Robert L. Glass wrote an interesting article "Frequently Forgotten Fundamental Facts about Software Engineering". While I am aware he is far more experienced than me and he has sources to backup his opinions, I dare to disagree with following paragraph:
T1. Most software tool and technique improvements account for about a 5- to 30-percent increase in productivity and quality. But at one time or another, most of these improvements have been claimed by someone to have "order of magnitude" (factor of 10) benefits. Hype is the plague on the house of software.
I think that having good tools is one of the most important (and sometimes underrated) factors in programmers' efficiency. From comfortable chair, through fast desktop PC, big monitors, fast Internet connection, to good software, including IDE (editor, compiler, debugger etc.) and auxiliary applications (like Total Commander for file management) - they can all make big difference in how developers feel about their job and how fast the work is going.
Of course, "tools" is a broad term. If by choosing good tools we mean changing used programming language or libraries in the middle of the project, then sure it is usually a bad idea. Writing a script to automate some task that can be done manually in just few minutes or even an hour is usually not worth doing as well.
But what is always worth investing time and money in (either buying or developing your own, learning to use them) are tools that help with debugging. As debugging is the hardest and most time consuming part of programming, any improvement in that process can make as big difference as between minutes and weeks - often in the most critical time, close to the deadline.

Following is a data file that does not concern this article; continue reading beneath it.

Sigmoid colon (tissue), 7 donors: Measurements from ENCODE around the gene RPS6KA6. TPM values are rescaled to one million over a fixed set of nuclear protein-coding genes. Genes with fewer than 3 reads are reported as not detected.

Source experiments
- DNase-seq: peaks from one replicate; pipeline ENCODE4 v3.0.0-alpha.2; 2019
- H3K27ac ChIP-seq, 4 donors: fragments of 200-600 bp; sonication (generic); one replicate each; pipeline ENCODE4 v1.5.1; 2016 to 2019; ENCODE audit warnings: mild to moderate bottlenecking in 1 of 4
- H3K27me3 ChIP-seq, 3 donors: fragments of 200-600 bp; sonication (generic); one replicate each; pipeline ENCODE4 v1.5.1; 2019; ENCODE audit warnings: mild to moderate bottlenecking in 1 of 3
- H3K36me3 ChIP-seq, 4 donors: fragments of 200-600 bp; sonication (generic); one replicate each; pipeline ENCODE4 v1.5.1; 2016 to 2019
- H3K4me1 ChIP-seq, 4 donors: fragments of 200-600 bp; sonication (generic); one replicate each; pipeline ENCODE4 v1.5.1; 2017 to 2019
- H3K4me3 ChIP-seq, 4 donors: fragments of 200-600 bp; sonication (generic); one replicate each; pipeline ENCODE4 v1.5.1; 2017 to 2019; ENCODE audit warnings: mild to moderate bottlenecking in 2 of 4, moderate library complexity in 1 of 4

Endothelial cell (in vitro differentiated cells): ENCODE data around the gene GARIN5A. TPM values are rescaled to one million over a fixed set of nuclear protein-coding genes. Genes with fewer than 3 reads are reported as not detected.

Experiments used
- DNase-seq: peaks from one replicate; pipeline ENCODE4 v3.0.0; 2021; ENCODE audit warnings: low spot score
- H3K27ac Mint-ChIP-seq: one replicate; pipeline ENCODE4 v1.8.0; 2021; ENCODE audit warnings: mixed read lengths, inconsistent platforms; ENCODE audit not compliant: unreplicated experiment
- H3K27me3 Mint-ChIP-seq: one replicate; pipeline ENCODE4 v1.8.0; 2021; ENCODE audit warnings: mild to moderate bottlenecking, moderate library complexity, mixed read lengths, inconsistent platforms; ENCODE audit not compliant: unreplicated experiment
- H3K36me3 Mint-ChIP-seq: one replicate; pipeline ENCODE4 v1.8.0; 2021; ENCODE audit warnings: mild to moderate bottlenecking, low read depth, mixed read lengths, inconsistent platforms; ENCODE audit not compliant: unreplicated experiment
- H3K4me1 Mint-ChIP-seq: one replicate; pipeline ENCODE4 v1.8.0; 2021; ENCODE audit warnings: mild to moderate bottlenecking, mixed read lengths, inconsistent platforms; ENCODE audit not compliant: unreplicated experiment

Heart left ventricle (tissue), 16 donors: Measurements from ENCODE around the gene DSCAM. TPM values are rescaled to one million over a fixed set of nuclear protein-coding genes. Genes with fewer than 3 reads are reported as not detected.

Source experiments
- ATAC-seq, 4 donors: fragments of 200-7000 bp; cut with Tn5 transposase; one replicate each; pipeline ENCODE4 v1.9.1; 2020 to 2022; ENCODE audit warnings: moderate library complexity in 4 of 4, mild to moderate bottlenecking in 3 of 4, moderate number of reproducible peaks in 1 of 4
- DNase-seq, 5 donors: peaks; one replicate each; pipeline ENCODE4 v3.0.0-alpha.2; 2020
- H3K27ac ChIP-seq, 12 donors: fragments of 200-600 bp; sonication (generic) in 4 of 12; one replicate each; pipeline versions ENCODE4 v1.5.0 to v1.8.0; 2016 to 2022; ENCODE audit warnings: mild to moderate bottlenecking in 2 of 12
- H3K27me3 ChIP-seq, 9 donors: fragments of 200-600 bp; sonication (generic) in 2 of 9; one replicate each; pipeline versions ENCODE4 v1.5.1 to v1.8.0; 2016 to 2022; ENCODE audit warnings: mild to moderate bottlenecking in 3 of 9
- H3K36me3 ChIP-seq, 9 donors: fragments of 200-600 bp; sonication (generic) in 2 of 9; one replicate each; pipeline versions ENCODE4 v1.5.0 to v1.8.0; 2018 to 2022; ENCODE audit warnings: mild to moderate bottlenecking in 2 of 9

So in my opinion, being able to interactively debug executing program (or its trace) - to setup a breakpoint and preview current value of variables (as opposed to relying only on some debug text prints, analyzing logs or some command-line tools) is an absolute minimum to be able to call any programming environment reasonable, mature and eligible to write any serious software in it. If you are the one who writes a program and you have to treat that program as a black box while it is running, without a possibility to peek inside, then something is wrong. AFAIK that is the case with some technologies that deploy program to a server or an embedded device.
How is it in graphics programming? John Carmack once tweeted:
gl_FragColor.x = 1.0; is the printf of graphics debugging. Stone knives and bearskins.
While I share his frustration with such primitive methods of debugging, the reality of today's GPU programming is not all that bad as we could only render red pixels to see any debug information. NVIDIA Nsight offers debugging of a GPU, and so does Intel Graphics Performance Analyzers (GPA). Finally, there is a vendor-agnostic debugger for DirectX developed by Microsoft. Originating from Xbox (that is where its name comes from - Performance Investigator for Xbox), PIX used to be available for free as a standalone application. Recently, they have integrated it as part of Visual Studio called Graphics Diagnostics. It was available in commercial versions of Visual Studio only and not in free Express edition (very bad news for all amateur DirectX game developers), but finally they shipped it for free together with the new, fully-functional Visual Studio Community edition.
With these tools, there is no explanation for whining "nothing renders and I don't know why" - just go debug it! :) The future also looks bright. DirectX 12 will offer Debug layer. Vulkan also claims to support debugging tools and layers and LunarG company even started working on such tool - GLAVE.